Wikipedia, one of the world’s busiest websites, will black out its English language version for 24 hours on Wednesday in protest at controversial legislation currently in the US congress. The site will be offline from 06:00 CET, the first time it has taken such action.
Wikipedia will be joined by other social news websites Reddit and Boing Boing but not by the likes of Facebook, Google and Twitter, who oppose the proposed laws but declined to black out. Twitter boss Dick Costolo said in a Tweet: “Closing a global business in reaction to single-issue national politics is foolish”. In a later Twitter exchange with Wikipedia co-founder Jimmy Wales, Costolo confirmed that he was only referring to Twitter in his previous post and was not judging Wikipedia’s decision.
The giants of Silicon Valley are trying to stop the passage of the Stop Online Piracy Act (SOPA) and the Protect Intellectual Property Act (PIPA), both of which are currently being examined by law-makers in Washington. According to supporters of the legislation, the acts are designed to prevent intellectual property – such as films and music – that comes out of the US being illegally pirated overseas. Under SOPA and PIPA, sites suspected of internet piracy could be shut down and it would become illegal for advertisers or internet providers to do business with them.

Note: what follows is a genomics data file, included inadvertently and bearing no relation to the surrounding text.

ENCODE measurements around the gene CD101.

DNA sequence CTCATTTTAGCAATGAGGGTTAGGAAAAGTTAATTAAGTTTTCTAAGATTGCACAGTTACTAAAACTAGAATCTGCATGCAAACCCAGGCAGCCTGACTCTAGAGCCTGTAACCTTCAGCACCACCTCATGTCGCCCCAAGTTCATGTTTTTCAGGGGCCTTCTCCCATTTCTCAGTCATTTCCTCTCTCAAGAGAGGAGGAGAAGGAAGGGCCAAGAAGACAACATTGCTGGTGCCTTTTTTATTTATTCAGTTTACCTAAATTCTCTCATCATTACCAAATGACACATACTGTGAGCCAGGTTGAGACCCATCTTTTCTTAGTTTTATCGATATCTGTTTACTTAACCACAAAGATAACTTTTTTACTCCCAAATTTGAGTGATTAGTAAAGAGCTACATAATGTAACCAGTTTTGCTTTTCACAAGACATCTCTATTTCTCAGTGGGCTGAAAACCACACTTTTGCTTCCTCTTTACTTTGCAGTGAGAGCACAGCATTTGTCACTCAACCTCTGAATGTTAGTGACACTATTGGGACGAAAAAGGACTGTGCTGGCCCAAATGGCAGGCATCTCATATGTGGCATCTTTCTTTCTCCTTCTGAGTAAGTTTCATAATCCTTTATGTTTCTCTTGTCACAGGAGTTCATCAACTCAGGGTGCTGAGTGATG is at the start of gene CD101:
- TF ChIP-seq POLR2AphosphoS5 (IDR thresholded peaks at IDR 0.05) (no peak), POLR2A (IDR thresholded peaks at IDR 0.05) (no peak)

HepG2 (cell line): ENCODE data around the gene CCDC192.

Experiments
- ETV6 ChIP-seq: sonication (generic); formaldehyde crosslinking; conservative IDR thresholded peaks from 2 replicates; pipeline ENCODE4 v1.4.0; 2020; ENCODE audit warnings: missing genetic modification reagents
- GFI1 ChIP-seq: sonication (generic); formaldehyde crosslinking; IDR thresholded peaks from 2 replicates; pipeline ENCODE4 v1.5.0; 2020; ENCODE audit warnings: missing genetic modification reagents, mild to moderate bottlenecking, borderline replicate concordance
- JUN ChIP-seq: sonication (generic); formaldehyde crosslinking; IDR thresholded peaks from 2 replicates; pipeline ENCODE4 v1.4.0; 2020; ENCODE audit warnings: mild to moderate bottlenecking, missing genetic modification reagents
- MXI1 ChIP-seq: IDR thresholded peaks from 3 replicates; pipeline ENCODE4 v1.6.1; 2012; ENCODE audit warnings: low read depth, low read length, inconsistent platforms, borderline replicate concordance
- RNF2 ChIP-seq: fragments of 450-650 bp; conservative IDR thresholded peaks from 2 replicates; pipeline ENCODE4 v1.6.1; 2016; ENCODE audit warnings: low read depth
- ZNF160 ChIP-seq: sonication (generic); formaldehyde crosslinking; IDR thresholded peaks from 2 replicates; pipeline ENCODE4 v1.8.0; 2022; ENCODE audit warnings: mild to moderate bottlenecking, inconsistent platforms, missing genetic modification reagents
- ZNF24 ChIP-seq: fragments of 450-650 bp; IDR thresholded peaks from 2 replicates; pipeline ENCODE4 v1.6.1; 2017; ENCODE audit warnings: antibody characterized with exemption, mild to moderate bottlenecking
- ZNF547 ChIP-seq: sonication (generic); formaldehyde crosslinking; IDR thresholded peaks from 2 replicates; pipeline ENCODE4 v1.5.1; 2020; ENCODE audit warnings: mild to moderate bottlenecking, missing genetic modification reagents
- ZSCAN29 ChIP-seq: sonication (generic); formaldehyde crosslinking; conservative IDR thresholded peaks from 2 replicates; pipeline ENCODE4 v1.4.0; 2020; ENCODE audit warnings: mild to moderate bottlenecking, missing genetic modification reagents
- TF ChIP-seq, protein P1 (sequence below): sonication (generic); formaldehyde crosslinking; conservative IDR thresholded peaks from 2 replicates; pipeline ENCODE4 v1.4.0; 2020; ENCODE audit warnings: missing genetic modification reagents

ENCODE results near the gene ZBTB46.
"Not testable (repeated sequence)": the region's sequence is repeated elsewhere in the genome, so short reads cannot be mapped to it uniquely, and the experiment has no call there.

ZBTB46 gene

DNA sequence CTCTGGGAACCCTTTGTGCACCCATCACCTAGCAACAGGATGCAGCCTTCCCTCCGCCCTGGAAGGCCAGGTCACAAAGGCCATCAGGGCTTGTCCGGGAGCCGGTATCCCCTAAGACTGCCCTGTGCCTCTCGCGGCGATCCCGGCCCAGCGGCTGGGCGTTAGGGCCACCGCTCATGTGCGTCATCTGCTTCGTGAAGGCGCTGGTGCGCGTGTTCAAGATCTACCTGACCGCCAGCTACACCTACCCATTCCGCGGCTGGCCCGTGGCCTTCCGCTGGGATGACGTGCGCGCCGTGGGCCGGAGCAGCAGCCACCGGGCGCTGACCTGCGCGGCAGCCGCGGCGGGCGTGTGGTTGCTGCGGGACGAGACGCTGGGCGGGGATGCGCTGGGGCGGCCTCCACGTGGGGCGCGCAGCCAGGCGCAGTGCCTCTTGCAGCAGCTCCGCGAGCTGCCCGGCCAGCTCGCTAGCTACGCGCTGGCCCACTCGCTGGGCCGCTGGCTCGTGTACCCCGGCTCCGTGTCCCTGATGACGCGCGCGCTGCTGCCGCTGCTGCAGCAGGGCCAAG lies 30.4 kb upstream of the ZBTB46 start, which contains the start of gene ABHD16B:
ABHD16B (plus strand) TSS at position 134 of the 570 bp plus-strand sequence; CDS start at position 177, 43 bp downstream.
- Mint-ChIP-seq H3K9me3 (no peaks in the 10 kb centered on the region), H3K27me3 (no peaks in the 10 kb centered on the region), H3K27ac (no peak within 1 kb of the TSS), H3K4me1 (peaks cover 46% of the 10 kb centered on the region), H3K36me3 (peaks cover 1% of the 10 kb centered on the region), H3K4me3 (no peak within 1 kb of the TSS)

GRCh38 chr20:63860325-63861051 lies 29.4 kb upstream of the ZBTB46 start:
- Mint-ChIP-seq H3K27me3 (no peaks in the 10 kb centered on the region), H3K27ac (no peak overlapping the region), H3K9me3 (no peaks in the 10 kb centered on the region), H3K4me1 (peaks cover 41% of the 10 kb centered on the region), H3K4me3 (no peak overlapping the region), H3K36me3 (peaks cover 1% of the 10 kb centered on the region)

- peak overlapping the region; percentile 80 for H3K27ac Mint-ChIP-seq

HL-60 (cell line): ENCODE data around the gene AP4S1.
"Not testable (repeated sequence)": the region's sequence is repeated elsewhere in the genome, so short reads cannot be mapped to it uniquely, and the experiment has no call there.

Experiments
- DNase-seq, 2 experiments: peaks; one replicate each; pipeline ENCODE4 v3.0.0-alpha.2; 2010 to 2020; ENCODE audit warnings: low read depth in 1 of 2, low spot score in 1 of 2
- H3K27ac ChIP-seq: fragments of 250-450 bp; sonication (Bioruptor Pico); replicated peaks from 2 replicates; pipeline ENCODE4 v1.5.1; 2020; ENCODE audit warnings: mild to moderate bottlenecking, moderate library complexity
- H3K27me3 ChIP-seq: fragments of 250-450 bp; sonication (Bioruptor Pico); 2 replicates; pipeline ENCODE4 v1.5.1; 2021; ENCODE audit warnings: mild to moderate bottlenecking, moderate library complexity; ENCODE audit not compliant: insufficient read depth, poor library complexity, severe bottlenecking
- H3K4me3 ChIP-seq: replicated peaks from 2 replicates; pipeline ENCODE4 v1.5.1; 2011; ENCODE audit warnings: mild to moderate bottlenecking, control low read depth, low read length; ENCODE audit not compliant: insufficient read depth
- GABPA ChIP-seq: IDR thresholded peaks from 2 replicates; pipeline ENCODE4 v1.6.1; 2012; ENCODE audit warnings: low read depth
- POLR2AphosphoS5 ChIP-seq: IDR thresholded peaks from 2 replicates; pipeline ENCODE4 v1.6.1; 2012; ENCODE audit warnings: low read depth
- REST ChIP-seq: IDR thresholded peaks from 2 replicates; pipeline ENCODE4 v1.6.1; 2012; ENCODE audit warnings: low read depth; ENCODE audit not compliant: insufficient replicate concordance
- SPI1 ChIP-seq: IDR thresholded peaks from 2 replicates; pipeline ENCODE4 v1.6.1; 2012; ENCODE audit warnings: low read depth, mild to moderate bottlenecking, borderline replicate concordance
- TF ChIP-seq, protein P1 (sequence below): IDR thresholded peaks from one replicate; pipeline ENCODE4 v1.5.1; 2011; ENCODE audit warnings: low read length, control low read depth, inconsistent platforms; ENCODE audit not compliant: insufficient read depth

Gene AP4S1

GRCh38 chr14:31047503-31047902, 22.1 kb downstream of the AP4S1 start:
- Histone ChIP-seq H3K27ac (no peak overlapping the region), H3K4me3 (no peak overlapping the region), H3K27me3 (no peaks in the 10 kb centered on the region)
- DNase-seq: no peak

Wikipedia and other SOPA critics argue that the laws are too far-reaching, violate the right to free speech and threaten the future of the internet industry. Wikipedia argues on its own site that the proposed laws would “seriously damage the free and open Internet.”
The White House appears to be listening to the protests of Wikipedia. Administration officials said in a statement: “While we believe that online piracy by foreign websites is a serious problem that requires a serious legislative response, we will not support legislation that reduces freedom of expression, increases cybersecurity risk, or undermines the dynamic, innovative global Internet.”